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Jaylon Johnson ready for bye week reset

Bears cornerback Jaylon Johnson
Bears cornerback Jaylon Johnson

The Bears are one of six NFL teams to have the latest bye week this year, playing 13 straight games before another four-game stretch to close out the 2022 season.

Like most players, cornerback Jaylon Johnson is heading home for the bye week. For Johnson, that's Fresno, Calif., and he's excited to have "some daddy-daughter time," host a Christmas event for his non-profit and mainly just relax.

"I won't take the whole week, off but definitely not thinking about the game, not thinking about the season," Johnson said. "Just kind of decompressing and separating from that and spending time with my daughter, spending time with my family. I'm going to stay in that moment. And then when I'm back, I'm back to business."

Taking the week away from football will allow the Bears to reset physically and mentally after falling to the rival Packers 28-19 Sunday, marking a sixth straight loss.

"I mean, the way I look at it is I can't lose on the bye week," Johnson said. "Just go 1-0 this week. So I mean I'm happy about that. I'm happy about winning something, being able to go back home, being off, relaxing, just gaining an edge mentally. For me, my family's not out here. So being able to go back and see my daughter, that's a win for me."

After a strong start to the season, the Bears defense has struggled as a unit throughout the losing stretch, allowing at least 27 points per game since the win in New England.

While the defense ultimately gave up 18 fourth-quarter points against the Packers, improvement was evident in the first three quarters, allowing just 10 points in the second period. A large part of that early success came from the secondary' strong coverage, despite the unit missing safeties Eddie Jackson and Jaquan Brisker and cornerbacks Kyler Gordon and Kindle Vildor – all of whom are typical starters.

On Sunday, alongside Johnson were rookies Jaylon Jones, Josh Blackwell and Elijah Hicks along with veteran special-teamer DeAndre Houston-Carson. Johnson said the group's belief in themselves and each other combined with detailed preparation led to Packers' QB Aaron Rodgers recording his second-lowest completion percentage (58.1) and passing yardage (182) of the season.

"Everybody really went into that game confident," Johnson said. "For me, it was really just kind of getting those guys to believe, getting those guys to seize the moment, to be in that moment and to make plays in it. I feel like if you go into the game, a rivalry game, you can give those guys too much respect. Those guys bleed the same way we bleed. Those guys have weaknesses the same way we have weaknesses. So it's just going out there, attacking and making the most of your opportunity. I feel like they did that from the beginning of the week until Sunday."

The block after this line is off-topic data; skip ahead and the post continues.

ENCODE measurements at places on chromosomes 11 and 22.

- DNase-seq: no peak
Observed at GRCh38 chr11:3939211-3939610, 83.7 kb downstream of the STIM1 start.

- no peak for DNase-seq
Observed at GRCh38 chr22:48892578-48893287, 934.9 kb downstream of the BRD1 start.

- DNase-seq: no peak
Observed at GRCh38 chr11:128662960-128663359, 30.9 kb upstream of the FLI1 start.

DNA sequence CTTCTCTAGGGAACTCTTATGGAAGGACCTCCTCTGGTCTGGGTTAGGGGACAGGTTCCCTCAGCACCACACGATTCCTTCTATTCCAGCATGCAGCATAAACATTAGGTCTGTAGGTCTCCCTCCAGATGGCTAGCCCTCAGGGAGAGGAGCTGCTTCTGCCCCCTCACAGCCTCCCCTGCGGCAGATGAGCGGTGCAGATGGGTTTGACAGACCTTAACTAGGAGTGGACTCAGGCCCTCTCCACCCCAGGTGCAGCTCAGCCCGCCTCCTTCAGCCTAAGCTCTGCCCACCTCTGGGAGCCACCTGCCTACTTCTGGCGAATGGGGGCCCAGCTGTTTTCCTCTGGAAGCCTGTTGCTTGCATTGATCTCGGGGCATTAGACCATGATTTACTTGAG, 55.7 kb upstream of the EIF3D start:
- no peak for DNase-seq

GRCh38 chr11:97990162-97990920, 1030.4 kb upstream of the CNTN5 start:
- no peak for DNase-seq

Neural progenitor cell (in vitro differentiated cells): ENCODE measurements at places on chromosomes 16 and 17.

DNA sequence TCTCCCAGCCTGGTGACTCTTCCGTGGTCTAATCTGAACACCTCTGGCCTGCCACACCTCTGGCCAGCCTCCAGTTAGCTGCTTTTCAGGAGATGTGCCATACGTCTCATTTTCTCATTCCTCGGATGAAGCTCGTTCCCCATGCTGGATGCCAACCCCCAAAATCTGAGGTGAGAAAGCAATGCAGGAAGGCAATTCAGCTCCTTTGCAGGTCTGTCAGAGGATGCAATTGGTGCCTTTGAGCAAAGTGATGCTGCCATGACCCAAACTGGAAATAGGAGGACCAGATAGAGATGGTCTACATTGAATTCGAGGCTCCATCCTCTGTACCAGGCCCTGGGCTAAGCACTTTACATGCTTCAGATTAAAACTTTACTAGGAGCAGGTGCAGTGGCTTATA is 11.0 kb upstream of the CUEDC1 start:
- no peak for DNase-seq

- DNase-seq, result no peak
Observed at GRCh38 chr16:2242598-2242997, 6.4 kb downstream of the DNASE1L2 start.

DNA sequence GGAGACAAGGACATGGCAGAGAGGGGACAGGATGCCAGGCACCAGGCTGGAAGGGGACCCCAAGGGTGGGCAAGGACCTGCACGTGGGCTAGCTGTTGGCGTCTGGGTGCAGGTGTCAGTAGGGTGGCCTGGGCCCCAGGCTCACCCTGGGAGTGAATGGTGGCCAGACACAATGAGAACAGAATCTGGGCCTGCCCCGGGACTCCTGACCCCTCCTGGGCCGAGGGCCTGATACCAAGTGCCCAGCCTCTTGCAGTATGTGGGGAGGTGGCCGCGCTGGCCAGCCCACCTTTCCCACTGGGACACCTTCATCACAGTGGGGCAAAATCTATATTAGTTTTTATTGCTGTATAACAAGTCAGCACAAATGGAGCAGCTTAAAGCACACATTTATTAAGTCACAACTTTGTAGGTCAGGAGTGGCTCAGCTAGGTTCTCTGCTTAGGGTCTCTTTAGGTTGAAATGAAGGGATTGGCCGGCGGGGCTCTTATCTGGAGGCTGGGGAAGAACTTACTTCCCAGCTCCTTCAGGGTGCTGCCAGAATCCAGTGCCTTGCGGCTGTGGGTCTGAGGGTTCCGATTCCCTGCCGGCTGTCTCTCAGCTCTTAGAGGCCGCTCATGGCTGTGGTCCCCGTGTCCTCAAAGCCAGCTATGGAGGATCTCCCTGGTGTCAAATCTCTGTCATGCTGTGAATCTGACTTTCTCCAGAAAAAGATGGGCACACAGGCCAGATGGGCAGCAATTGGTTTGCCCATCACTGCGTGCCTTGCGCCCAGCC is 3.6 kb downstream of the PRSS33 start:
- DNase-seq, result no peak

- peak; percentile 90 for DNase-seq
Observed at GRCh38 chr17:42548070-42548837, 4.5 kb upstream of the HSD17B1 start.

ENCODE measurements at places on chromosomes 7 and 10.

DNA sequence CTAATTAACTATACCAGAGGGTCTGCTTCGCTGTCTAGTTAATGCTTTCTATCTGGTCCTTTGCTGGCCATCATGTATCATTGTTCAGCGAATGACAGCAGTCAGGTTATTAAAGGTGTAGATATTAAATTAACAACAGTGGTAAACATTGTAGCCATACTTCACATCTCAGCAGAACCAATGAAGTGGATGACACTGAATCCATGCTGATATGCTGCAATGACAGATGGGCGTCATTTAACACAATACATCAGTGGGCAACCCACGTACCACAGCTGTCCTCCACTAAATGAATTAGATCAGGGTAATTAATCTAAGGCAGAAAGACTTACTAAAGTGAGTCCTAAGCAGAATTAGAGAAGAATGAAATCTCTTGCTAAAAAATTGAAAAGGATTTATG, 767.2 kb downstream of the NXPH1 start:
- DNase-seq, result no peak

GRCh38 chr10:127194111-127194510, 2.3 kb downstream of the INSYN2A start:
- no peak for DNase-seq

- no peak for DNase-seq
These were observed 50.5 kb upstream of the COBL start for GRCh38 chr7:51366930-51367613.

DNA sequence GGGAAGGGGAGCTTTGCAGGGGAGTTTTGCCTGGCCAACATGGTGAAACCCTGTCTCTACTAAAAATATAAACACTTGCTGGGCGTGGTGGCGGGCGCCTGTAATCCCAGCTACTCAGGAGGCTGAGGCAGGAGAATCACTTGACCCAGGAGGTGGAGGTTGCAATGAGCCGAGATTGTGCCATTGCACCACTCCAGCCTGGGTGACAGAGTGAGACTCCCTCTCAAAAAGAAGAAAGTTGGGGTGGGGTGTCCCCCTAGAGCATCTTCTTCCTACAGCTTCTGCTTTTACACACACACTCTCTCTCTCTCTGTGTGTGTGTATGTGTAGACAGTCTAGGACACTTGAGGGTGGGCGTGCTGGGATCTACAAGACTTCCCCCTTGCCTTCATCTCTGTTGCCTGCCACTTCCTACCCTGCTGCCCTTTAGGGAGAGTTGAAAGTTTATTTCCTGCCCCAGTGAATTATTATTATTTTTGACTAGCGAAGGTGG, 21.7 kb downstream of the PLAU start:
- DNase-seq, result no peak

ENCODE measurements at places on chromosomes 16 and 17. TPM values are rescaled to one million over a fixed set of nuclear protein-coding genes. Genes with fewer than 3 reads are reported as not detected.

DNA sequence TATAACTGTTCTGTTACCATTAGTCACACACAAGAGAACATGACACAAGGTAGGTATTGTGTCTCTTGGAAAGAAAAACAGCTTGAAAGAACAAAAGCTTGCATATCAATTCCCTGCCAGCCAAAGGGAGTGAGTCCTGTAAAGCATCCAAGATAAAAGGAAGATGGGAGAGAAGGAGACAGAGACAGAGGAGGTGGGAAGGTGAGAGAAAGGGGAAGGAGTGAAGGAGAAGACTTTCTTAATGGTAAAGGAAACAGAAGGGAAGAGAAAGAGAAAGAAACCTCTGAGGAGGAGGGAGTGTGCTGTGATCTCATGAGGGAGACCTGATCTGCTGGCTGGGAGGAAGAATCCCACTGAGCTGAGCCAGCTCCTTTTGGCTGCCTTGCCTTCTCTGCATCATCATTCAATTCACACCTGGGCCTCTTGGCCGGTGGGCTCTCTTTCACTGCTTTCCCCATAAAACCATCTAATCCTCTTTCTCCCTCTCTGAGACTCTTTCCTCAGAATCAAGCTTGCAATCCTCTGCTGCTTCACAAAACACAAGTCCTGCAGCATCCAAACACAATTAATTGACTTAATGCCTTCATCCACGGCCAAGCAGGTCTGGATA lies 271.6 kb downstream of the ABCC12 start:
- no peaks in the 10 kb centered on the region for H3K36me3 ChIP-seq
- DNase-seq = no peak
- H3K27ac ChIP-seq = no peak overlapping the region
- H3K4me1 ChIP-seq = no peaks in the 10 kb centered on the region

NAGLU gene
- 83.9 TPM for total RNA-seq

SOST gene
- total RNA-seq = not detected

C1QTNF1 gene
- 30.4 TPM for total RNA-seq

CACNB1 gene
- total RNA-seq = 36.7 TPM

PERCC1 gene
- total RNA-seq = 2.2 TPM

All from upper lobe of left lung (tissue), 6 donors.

After the game at Soldier Field, Rodgers had compliments of his own for the Bears' secondary.

"Jaylon is a premier player," Rodgers said. "But the other young guys played pretty well. Gotta give them credit. There was multiple times where it felt like getting out of the pocket, somebody is going to come open. They locked down our guys. They definitely deserve credit for that."

Being named a "premier player" by the future Hall of Fame quarterback isn't something Johnson takes lightly. While he and Rodgers have previously voiced their mutual respect, Johnson views the most recent comment as "confirmation about what I believe in myself."

Johnson believes a lot of that respect came during the 2021 season when Johnson limited the production of former Packers All-Pro receiver and current Raider Davante Adams. In the Week 14 matchup last season, Adams was targeted just five times with Johnson in coverage, catching just two passes for 19 yards and a score. When Adams faced other defenders in that game, he caught all eight targets for 102 yards.

While Johnson has put together a strong third-year campaign, he knows it hasn't been filled with highlight plays like interceptions. He knows in order to get league-wide recognitions such as being named to the Pro Bowl, the big, flashy moments need to be there; however, he measures his own success through non-statistical achievements like the quote from Rodgers.

"I take pride in stuff like that," Johnson said. "I take pride. I play the game with a lot of pride and respect. Getting interceptions isn't the only way to impact the game, isn't the only way to get respect, isn't the only way to, as he said, be a premier player. Your peers validate you. Not the media. Not what the outside people looking in.

"I feel like at the end of the day, they respect me coming into that game and they respect me leaving that game as well based on what I put on film, based on my abilities. But I feel like at the end of the day, to me it's not about popularity; it's about what my peers believe of me, all my team, my quarterbacks and people on the offensive side that I play against."